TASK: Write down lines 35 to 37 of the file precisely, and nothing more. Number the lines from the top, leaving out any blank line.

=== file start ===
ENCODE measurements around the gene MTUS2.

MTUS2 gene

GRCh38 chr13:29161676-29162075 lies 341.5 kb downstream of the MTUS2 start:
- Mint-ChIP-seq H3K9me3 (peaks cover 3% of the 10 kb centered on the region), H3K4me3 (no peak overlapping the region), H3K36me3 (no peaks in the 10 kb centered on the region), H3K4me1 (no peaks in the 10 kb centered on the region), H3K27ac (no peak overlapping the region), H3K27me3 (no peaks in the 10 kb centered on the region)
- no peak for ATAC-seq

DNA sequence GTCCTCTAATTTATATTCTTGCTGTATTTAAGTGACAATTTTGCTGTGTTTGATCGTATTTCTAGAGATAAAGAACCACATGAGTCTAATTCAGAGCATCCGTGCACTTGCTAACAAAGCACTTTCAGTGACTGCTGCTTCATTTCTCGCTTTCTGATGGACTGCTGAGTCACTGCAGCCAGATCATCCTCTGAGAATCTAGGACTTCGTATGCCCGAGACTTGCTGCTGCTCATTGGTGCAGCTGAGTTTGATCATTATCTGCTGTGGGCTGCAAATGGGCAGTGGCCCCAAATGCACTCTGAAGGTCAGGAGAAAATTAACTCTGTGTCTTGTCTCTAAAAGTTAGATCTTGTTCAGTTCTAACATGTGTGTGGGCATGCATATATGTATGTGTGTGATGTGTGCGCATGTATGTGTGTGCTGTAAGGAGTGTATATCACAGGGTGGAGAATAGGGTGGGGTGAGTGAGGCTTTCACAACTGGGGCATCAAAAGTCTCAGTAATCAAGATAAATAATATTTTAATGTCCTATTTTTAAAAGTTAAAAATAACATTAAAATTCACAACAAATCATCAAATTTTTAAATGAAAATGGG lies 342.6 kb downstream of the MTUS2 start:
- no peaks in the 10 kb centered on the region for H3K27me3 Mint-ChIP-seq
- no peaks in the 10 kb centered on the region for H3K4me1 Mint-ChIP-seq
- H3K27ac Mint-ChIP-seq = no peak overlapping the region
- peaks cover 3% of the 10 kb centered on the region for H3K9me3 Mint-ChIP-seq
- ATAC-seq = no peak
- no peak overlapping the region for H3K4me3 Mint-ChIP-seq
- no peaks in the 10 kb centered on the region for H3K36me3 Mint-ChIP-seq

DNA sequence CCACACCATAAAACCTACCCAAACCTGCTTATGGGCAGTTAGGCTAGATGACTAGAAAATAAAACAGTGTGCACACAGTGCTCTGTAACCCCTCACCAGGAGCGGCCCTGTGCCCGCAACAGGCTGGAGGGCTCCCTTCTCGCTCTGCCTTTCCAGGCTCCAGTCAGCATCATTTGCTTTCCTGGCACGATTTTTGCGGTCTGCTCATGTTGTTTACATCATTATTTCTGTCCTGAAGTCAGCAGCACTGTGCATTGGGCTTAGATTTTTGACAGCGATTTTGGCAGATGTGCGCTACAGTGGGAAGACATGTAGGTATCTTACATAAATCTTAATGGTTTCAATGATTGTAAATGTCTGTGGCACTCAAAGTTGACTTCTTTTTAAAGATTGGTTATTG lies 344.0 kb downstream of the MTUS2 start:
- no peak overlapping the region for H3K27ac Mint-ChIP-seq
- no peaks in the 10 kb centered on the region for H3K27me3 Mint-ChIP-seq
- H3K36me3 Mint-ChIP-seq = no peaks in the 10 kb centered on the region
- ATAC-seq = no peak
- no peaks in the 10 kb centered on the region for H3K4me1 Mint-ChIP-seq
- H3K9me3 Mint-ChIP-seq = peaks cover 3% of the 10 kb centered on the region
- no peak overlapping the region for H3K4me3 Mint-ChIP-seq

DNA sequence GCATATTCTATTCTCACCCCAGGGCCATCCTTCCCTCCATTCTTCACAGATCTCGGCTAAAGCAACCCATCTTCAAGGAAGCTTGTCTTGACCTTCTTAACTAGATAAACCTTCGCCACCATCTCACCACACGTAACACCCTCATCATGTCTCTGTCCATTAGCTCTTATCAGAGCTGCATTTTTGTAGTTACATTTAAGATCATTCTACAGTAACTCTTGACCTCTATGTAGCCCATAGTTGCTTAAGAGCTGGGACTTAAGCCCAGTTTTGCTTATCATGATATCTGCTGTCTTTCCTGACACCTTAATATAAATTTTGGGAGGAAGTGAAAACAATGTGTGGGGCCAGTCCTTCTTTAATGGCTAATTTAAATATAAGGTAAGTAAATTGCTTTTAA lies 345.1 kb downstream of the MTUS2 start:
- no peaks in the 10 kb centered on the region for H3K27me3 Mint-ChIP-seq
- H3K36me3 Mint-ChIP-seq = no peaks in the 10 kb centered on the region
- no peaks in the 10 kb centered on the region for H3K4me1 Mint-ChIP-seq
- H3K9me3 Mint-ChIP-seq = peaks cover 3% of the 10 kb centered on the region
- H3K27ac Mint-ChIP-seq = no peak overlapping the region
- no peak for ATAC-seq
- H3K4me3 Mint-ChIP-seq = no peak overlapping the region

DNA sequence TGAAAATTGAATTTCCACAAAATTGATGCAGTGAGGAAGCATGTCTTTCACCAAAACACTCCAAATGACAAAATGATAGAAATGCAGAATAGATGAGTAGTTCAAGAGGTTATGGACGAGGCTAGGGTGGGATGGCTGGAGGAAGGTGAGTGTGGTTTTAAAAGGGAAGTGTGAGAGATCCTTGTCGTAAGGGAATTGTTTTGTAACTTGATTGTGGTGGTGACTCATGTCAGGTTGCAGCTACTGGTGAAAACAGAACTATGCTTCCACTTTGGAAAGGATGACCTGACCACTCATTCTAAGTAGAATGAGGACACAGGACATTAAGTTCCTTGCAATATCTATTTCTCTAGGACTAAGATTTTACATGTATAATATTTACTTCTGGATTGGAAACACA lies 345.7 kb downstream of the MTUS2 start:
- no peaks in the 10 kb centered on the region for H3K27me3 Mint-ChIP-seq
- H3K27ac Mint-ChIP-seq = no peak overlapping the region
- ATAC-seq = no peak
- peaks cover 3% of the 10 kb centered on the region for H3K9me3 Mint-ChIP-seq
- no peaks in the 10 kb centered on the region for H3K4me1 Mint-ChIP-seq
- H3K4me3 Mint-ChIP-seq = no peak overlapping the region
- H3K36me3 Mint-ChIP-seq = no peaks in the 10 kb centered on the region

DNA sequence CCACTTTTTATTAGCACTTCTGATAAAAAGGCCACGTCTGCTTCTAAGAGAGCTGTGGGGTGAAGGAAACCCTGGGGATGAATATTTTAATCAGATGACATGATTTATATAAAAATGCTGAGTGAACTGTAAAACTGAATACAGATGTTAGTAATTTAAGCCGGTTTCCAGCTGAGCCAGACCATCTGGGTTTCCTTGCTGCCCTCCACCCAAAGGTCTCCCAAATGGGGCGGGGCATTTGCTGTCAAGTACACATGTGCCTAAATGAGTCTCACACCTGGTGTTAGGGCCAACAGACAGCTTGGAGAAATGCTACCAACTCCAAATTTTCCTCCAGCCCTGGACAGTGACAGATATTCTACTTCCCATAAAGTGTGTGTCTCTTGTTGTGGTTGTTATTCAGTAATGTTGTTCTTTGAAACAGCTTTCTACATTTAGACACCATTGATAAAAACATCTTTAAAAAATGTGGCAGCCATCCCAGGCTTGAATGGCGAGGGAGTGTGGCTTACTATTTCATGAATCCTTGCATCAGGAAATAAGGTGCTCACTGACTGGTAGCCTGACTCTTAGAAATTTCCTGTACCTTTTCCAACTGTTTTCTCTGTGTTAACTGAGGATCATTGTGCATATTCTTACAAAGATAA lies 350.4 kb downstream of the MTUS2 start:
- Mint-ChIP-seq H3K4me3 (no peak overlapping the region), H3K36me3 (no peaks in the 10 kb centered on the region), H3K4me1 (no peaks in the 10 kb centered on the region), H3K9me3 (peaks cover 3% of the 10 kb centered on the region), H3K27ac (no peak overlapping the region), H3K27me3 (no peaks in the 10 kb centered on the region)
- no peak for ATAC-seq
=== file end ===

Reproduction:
- no peaks in the 10 kb centered on the region for H3K4me1 Mint-ChIP-seq
- H3K4me3 Mint-ChIP-seq = no peak overlapping the region
- H3K36me3 Mint-ChIP-seq = no peaks in the 10 kb centered on the region